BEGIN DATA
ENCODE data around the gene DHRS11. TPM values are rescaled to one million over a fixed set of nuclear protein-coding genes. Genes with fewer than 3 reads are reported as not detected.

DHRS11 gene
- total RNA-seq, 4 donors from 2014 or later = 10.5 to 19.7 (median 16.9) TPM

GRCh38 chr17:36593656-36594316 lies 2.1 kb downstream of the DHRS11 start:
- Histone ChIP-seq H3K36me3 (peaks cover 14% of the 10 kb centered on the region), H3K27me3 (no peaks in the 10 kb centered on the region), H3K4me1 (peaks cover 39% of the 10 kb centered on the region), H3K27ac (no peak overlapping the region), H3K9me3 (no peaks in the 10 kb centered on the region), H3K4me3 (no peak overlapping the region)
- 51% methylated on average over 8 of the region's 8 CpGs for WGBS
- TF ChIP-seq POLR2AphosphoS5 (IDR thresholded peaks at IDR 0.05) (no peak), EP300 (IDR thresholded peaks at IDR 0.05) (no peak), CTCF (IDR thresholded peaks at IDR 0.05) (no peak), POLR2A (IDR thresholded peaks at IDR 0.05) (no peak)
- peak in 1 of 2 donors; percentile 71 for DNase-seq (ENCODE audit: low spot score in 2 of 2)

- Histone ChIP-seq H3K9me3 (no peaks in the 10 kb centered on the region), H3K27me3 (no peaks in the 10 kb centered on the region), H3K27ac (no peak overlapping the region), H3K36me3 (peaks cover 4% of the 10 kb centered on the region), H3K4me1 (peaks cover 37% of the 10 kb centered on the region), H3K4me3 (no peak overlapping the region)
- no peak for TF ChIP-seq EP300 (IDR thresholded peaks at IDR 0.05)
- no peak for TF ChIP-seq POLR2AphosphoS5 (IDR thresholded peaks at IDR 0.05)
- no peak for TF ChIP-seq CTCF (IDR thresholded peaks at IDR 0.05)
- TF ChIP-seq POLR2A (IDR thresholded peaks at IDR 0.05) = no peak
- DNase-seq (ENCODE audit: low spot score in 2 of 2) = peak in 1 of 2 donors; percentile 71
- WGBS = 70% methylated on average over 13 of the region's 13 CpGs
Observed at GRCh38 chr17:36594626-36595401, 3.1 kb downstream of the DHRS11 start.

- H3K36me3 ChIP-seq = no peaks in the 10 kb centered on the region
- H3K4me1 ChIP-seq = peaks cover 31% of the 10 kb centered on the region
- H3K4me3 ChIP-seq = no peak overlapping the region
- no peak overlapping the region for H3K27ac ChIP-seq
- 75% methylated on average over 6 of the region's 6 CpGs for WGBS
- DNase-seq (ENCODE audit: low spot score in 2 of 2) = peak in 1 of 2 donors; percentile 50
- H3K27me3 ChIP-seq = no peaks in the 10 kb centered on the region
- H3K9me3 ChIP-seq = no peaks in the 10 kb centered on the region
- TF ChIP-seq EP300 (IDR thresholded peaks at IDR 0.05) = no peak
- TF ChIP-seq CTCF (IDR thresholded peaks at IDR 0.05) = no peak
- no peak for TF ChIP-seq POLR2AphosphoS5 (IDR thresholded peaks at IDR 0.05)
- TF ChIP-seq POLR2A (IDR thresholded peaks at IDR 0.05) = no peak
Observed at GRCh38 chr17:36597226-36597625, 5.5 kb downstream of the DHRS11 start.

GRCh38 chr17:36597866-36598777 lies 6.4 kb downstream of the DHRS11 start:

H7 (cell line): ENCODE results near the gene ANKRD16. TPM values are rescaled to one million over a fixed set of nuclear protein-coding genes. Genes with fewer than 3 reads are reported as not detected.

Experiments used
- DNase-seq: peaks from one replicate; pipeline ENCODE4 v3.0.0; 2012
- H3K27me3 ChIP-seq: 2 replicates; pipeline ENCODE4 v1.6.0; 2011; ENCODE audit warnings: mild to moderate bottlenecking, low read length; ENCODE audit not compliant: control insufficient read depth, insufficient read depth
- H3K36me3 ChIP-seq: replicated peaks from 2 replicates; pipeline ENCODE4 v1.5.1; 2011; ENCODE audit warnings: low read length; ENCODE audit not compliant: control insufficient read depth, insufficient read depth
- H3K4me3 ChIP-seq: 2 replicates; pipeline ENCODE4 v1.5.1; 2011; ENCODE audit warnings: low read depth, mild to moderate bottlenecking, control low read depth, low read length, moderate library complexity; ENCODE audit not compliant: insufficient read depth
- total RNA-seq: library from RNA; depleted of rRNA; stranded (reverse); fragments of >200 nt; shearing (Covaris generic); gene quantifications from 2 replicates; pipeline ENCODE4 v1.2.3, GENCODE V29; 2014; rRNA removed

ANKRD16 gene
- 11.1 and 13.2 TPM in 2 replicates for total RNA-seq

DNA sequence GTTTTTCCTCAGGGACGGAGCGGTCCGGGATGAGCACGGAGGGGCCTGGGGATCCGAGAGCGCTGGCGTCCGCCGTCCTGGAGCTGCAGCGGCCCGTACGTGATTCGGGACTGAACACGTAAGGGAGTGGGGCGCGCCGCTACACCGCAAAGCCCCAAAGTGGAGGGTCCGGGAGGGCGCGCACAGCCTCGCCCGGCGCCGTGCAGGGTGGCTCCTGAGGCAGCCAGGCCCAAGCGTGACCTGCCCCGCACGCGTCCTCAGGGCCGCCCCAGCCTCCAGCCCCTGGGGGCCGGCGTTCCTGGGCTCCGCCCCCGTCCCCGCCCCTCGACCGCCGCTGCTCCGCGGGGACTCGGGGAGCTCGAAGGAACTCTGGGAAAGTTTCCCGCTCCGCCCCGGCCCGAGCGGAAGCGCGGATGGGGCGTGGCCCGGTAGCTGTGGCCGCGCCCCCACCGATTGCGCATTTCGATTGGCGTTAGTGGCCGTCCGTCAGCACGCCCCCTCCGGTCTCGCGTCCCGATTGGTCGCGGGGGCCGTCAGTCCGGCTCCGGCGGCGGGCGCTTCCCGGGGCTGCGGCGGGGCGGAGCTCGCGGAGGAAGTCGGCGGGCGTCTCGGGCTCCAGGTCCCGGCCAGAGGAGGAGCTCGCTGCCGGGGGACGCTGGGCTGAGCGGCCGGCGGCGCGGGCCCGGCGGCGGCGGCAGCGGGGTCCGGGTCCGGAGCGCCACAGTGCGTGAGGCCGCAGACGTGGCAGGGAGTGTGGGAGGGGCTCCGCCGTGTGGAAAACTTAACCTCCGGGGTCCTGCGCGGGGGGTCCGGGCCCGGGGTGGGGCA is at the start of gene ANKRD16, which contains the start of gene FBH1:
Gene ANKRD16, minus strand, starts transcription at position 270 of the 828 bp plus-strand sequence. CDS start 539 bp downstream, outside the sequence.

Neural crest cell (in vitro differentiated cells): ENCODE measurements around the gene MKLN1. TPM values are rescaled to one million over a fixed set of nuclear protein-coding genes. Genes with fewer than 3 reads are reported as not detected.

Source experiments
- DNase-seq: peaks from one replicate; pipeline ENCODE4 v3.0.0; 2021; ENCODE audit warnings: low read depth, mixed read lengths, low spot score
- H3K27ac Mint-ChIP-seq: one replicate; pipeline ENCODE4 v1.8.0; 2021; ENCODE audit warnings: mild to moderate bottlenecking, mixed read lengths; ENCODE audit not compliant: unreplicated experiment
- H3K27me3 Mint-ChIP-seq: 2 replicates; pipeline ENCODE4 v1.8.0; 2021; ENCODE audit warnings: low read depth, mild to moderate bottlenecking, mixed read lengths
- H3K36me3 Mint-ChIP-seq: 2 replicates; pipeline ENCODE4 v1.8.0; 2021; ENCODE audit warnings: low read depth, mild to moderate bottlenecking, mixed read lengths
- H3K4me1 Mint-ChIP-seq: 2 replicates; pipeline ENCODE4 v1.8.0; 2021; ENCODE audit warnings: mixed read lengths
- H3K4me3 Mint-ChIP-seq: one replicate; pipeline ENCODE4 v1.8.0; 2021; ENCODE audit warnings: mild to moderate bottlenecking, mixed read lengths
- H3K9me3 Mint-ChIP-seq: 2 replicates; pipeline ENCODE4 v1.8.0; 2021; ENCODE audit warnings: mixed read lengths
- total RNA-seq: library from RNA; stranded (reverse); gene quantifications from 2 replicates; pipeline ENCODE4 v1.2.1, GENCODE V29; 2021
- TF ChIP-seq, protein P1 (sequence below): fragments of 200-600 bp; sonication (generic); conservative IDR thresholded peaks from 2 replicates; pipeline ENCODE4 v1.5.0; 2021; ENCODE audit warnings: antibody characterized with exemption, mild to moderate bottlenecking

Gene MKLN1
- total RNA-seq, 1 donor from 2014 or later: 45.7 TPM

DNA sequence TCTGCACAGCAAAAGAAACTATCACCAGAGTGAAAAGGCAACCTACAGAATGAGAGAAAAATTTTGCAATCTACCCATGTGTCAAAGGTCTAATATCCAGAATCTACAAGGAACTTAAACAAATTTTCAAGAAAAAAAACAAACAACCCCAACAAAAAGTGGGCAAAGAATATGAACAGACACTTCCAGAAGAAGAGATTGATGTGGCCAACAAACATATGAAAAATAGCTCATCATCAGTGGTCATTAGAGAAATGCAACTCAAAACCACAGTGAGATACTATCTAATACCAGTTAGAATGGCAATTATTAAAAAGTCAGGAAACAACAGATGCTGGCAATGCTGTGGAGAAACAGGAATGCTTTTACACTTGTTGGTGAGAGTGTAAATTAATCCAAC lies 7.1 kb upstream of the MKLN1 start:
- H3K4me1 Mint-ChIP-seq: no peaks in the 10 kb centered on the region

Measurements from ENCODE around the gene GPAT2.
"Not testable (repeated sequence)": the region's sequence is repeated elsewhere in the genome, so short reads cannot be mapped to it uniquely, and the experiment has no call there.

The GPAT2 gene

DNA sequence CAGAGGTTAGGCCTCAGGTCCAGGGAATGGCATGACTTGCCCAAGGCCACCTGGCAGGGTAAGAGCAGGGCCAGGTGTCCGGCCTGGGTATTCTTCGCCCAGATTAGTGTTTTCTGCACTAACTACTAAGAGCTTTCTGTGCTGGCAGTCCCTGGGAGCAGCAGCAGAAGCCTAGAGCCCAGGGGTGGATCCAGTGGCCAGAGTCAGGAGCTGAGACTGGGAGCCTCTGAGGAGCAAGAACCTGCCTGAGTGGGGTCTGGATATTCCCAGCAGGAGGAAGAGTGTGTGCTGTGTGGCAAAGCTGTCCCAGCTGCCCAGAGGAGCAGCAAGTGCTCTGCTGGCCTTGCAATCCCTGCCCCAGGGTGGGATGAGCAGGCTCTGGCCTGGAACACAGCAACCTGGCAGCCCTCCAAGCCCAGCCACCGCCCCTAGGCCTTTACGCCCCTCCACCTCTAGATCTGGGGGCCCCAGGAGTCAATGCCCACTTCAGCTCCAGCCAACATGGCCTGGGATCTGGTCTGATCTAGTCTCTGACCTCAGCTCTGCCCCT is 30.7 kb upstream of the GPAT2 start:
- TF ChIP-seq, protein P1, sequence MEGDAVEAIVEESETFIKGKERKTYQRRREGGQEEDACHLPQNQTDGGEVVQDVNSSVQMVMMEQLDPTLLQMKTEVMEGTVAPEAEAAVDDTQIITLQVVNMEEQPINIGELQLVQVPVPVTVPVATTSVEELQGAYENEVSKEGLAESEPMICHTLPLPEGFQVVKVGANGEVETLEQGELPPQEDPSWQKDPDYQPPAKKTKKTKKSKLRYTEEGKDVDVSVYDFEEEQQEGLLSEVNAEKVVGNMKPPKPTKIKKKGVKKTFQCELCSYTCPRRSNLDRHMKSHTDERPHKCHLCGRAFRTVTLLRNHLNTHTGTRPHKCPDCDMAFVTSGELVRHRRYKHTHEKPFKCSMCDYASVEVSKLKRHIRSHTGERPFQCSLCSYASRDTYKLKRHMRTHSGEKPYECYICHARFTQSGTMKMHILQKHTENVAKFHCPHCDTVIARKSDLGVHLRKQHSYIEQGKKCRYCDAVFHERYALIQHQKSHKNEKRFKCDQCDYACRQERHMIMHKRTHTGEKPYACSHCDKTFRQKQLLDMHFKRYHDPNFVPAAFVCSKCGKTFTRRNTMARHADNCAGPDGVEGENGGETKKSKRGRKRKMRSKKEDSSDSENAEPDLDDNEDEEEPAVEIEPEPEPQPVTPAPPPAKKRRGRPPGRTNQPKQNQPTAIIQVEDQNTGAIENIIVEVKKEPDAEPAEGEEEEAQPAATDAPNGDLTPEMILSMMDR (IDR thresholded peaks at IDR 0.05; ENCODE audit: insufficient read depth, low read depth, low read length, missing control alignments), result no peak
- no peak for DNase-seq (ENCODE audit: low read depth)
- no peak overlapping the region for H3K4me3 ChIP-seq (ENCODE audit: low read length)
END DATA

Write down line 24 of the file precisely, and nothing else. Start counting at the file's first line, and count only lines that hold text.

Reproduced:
- H3K9me3 ChIP-seq = no peaks in the 10 kb centered on the region